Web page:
Gov. Charlie Baker plans to take another shot at health-care reform legislation, two years after he filed a bill focused on boosting spending on primary and behavioral health care.
“We’re going to go back at this one,” he told the New England Council Tuesday.
Baker said Medicare payments undervalue services like behavioral health, addiction treatment, primary care and gerontology, leading to underfunding.
According to the State House News Service, the bill Baker filed in October 2019, one of many sidelined by the arrival of COVID-19, would have required new investments in those areas from providers and insurers.
Baker’s first crack at this legislation compelled hospitals, physician groups and insurers to disclose how much they currently spend on primary care and behavioral health. By 2023, spending in those two areas would need to increase by 30% — without exceeding the annual health-care cost cap.
This additional financial commitment would be offset by higher insurer reimbursements for these services. It’s estimated that Massachusetts spends only about 11% to 15% of its health-care dollars on primary care and mental health.
Providers or insurers that didn’t comply would face a review by state regulators
Baker’s initiative would have aligned Massachusetts closer to other industrialized nations, which spend far less on health care but enjoy higher life expectancies than the U.S.
That’s because these countries put far more emphasis on primary care than we do. Their gate-keeper physicians often can dispense pre-emptive solutions that can preclude the need for more sophisticated — and costly – procedures later.
The result of this imbalance results in the vast majority of health-care resources in this country going to hospital services, specialty care and prescription drugs.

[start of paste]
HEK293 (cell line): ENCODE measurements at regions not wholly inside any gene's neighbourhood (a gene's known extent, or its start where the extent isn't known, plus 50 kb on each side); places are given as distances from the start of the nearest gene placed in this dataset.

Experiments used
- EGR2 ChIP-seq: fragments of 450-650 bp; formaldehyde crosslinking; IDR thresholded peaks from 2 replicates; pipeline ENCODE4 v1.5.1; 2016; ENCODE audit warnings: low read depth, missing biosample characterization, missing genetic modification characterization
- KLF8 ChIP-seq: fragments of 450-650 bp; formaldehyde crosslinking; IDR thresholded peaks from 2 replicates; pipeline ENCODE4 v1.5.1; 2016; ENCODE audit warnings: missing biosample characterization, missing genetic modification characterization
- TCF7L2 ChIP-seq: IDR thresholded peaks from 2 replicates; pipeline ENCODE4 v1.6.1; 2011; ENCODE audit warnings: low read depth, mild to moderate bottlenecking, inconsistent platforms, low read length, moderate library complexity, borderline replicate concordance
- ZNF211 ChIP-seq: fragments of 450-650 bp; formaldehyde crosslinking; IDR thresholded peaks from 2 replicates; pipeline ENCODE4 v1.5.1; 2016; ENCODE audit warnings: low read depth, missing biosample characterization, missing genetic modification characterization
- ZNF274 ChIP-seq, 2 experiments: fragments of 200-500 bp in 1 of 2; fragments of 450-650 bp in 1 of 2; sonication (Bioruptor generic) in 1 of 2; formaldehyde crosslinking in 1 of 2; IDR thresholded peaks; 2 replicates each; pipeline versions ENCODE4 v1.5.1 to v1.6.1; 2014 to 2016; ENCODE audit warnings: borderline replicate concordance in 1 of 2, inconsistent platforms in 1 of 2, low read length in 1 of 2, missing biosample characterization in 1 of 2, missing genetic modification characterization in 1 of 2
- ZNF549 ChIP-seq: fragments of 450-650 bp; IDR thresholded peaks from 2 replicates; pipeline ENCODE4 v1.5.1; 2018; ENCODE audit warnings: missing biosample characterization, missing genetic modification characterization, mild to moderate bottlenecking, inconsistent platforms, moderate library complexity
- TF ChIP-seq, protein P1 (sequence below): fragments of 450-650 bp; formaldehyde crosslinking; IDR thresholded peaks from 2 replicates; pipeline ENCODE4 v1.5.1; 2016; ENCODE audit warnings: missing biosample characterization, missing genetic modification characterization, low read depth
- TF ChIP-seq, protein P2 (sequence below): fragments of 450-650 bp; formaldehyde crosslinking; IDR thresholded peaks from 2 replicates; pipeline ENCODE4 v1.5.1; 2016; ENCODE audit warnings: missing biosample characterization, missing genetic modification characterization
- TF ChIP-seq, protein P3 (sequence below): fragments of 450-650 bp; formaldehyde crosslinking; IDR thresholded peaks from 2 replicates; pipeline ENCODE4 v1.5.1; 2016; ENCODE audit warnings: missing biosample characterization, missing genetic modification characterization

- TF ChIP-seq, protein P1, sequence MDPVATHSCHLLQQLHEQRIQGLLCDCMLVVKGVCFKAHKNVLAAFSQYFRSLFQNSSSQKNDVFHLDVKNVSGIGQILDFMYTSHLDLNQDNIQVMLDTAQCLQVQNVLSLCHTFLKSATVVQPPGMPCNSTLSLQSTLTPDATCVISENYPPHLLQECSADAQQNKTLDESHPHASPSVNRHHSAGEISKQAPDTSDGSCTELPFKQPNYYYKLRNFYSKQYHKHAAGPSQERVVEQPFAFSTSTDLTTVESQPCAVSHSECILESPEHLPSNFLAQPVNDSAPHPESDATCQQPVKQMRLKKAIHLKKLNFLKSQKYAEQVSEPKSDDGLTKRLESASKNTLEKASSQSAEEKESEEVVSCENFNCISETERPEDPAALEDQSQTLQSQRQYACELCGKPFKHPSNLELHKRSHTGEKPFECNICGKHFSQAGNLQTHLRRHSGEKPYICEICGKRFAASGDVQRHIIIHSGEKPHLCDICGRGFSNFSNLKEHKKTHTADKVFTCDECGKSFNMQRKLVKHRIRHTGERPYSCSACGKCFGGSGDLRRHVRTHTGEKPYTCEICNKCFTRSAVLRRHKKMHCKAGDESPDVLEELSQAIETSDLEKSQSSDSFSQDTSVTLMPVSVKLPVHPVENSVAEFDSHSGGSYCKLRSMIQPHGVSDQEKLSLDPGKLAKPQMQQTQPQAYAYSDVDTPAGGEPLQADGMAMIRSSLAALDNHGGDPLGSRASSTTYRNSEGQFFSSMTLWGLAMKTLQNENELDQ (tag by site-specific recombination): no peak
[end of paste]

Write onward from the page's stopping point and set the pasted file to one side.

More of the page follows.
The governor’s bill also followed the lead at the federal level to replace the fee-for-service-model — quantity of billed care instead of quality — with one that rewards positive patient outcomes, not volume.
These proposed redistribution of resources didn’t receive a warm reception from with many Boston hospitals and others used to imparting high-tech medical solutions; they called these state-mandated steps unrealistic.
Baker told the New England Council his bill, which he said he’d probably file by January, couldn’t be more timely.
“Now we have bigger challenges in that space than we had before the pandemic …”
The News Service indicated that Baker’s comments dovetail with those of Senate President Karen Spilka and House Speaker Ronald Mariano, who both identified mental health and health care in general as top legislative priorities.
Public bodies, including the Health Policy Commission and Massachusetts Health Connector, have recently flagged the rising costs facing Massachusetts consumers.
Last week, the Health Connector approved several plan offerings for 2022, with rising costs that some board members said were unsustainable.
The plans feature an average 6.9% premium increase for the 85,138 members whose medical coverage isn’t subsidized or who receive Advance Premium Tax Credits.
With member aging factored in, the 6.9% rate increase for unsubsidized non-group members becomes about an 8.5% jump.
Nancy Turnbull, who formerly worked at the state’s Division of Insurance and the Harvard School of Public Health, noted that next year’s average premium increases are “twice, if not more” than the current 3.1% health-care cost cap benchmark.
On Wednesday, the Policy Commission recommended several steps in response to these continually rising costs.
Approved unanimously, they include price caps for the most expensive providers, greater scrutiny around hospital outpatient and ambulatory care expansions, and new affordability standards for health plans.
The recommendations are part of the HPC’s annual cost trends report, which explores the 4.3% growth in the state’s total health-care spending from 2018 to 2019.
We don’t know whether Baker’s refiled bill will exactly mirror his previous effort, but mandating adherence to cost caps and the allocation of sufficient resources for historically underfunded and undervalued sectors like primary care and mental health should be its main thrust.